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A Bench of Justices Dr S Murlidhar and Avneesh Jhingan have referred the question to a Three-Judge Bench in view of conflicting decisions of the Court on the interpretation of the Haryana Good Conduct Rules.
A Division Bench of the Punjab and Haryana High Court has decided to refer the question of whether prisoners found using or possessing a phone/SIM in prison can be released under the Haryana Good Conduct Prisoners (Temporary Release) Act, 1988 on parole or furlough.
Finding a divergence of opinion on the question by various Division Benches of the Court, Justices Dr S Murlidhar and Avneesh Jhingan have decided to refer the matter to a larger bench.
While one view holds that prisoners using phones when in prison would absolutely disentitle them from being released on parole or furlough, the second view states that unless such a prisoner is convicted for introducing prohibited articles into the prison under Section 42, they may be released on parole/furlough.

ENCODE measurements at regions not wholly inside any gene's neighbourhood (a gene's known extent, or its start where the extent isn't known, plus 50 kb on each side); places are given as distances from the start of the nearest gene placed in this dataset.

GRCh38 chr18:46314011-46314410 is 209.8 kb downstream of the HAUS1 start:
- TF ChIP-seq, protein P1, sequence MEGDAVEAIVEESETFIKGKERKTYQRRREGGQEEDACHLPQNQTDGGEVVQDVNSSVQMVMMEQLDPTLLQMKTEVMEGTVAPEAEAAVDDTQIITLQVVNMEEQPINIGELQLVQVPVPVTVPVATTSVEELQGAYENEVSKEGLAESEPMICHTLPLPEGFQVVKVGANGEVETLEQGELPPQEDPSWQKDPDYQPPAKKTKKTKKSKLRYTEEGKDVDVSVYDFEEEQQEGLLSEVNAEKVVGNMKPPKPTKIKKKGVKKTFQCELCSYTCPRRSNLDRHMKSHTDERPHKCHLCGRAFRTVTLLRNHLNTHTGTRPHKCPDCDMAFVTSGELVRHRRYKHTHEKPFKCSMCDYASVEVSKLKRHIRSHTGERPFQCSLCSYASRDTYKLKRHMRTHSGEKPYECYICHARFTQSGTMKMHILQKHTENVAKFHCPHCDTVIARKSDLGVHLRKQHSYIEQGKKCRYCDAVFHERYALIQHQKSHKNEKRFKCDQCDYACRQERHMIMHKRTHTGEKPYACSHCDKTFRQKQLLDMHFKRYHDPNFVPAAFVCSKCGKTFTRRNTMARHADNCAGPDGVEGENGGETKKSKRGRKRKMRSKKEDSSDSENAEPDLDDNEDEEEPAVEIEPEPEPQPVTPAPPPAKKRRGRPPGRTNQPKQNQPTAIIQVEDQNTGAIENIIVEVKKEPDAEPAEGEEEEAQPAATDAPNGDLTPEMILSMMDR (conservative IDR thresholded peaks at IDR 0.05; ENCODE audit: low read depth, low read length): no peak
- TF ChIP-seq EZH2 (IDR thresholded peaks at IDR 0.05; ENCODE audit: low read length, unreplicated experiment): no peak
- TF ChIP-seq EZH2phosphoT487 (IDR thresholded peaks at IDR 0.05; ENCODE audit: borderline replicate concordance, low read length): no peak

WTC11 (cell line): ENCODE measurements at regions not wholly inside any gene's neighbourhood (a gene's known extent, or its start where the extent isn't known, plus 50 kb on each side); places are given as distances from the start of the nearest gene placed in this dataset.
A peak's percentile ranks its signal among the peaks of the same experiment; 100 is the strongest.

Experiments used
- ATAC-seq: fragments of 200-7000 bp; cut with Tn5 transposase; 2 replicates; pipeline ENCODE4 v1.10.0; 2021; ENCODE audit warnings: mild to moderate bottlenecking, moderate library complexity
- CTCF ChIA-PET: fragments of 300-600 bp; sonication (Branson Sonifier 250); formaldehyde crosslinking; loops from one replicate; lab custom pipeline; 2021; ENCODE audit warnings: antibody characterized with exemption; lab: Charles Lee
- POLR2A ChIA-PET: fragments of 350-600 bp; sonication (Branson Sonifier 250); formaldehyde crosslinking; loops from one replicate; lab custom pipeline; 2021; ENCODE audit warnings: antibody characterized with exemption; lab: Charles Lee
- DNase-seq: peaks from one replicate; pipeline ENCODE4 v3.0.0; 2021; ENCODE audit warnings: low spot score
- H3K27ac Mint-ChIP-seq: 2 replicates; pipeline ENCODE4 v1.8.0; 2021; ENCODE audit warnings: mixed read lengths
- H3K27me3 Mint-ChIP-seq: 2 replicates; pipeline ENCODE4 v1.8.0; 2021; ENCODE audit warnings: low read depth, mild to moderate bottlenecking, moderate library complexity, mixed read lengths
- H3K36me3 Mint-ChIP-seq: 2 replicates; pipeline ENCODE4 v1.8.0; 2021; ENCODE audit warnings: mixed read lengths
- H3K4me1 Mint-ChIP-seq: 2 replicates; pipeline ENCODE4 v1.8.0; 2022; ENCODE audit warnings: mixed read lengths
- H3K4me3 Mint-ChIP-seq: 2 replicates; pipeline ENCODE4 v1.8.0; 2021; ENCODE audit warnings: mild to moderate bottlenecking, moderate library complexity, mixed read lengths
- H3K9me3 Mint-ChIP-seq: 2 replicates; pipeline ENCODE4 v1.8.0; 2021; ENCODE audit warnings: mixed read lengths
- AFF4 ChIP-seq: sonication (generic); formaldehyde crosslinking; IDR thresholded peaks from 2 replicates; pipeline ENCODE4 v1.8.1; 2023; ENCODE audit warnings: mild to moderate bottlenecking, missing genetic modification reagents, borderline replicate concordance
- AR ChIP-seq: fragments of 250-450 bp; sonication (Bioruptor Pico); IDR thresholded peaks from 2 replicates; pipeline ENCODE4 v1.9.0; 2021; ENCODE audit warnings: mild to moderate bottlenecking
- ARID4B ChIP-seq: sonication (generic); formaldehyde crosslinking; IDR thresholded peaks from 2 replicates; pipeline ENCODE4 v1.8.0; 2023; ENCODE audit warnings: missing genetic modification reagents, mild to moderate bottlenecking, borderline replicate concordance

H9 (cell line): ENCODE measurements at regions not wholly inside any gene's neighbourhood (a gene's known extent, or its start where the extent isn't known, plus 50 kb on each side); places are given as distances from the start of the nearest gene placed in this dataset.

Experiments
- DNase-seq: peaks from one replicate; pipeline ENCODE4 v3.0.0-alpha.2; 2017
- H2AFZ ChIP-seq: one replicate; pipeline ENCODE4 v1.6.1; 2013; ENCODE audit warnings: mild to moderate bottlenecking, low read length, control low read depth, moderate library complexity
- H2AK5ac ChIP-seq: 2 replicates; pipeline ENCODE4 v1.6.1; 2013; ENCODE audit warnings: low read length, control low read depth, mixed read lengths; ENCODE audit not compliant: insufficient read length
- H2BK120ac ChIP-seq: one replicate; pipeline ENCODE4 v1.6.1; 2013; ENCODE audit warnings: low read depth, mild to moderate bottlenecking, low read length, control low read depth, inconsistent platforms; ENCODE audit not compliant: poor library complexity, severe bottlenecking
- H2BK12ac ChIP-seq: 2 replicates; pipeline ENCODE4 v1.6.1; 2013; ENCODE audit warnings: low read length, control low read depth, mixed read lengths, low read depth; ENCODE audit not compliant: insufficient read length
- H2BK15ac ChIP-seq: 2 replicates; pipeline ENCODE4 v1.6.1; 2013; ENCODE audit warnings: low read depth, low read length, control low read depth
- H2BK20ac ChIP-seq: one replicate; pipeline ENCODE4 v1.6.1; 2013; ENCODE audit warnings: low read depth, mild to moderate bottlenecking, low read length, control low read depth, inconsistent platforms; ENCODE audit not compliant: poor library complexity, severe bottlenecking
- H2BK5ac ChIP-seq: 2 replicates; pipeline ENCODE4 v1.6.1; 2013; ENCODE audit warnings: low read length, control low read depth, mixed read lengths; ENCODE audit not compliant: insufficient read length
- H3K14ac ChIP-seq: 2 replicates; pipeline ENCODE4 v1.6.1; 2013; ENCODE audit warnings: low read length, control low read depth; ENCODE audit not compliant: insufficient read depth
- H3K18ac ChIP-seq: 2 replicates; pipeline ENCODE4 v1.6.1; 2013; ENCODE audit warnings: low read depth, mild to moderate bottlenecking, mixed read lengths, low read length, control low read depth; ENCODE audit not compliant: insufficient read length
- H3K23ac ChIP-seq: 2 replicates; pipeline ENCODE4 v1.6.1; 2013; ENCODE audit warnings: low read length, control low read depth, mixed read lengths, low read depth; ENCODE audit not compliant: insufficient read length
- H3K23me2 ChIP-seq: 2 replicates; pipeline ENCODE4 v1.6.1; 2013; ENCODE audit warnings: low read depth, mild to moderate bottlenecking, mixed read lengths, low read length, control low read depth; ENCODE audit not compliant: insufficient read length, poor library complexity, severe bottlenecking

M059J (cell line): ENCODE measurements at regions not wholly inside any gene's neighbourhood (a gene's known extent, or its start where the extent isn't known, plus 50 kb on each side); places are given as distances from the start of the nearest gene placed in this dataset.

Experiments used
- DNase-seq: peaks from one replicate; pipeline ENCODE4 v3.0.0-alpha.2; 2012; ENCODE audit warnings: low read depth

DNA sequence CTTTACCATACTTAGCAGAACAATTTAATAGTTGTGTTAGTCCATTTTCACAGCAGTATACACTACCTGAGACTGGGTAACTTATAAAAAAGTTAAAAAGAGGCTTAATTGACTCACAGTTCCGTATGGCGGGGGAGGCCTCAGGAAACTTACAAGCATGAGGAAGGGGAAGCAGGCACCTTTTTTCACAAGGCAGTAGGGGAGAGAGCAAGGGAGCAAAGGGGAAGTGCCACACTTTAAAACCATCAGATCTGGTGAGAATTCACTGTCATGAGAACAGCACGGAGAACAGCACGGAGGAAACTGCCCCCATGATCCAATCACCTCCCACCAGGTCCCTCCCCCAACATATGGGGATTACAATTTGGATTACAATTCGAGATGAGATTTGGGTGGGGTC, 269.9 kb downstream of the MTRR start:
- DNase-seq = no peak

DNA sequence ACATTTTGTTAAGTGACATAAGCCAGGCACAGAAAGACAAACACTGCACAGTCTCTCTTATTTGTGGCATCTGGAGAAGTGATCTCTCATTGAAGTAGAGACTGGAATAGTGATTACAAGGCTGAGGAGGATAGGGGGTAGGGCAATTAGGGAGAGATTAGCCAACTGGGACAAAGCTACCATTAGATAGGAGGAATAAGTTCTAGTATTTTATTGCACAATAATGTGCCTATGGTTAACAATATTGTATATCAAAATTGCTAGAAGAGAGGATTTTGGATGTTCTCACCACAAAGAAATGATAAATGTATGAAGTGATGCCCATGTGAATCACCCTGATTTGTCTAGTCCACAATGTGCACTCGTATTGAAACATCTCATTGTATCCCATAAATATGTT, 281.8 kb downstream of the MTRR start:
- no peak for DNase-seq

Division Benches of the High Court in the cases of Vakil Raj v. State of Haryana and Mubarik v. State of Haryana adopted the first view.
However, Division Benches in the cases of Sunil @ Shilu v. State of Haryana, Sonu @ Pradeep v. State of Haryana and Gurdeep Singh v. State of Haryana took the second view.
Noting that a number of Single Benches had applied either of the views, the Bench opined that there was a need for a reference to a larger bench.
Since the law requires that issues upon which there are conflicting holdings should be referred to a larger bench, the Judges deemed it appropriate to place the question before the Chief Justice.
Therefore, the question framed was whether a person found to have used or possessed a mobile phone while in prison could be deemed a 'hardcore prisoner' in terms of the Haryana Good Conduct Rules, and further, whether a conviction was necessary to deny such a prisoner temporary release.
The case arose out after a prisoner accused of using a phone in prison applied for furlough, to "meet his aged parents and wife and also for restoring social ties."
His application was rejected as he was still being prosecuted under Section 42 of the Prisons Act. The prisoner contended that he was entitled to release since he has not yet been convicted.
The question has been placed before the Chief Justice of the High Court who will constitute an appropriate Bench to decide upon this question.
Read the Order: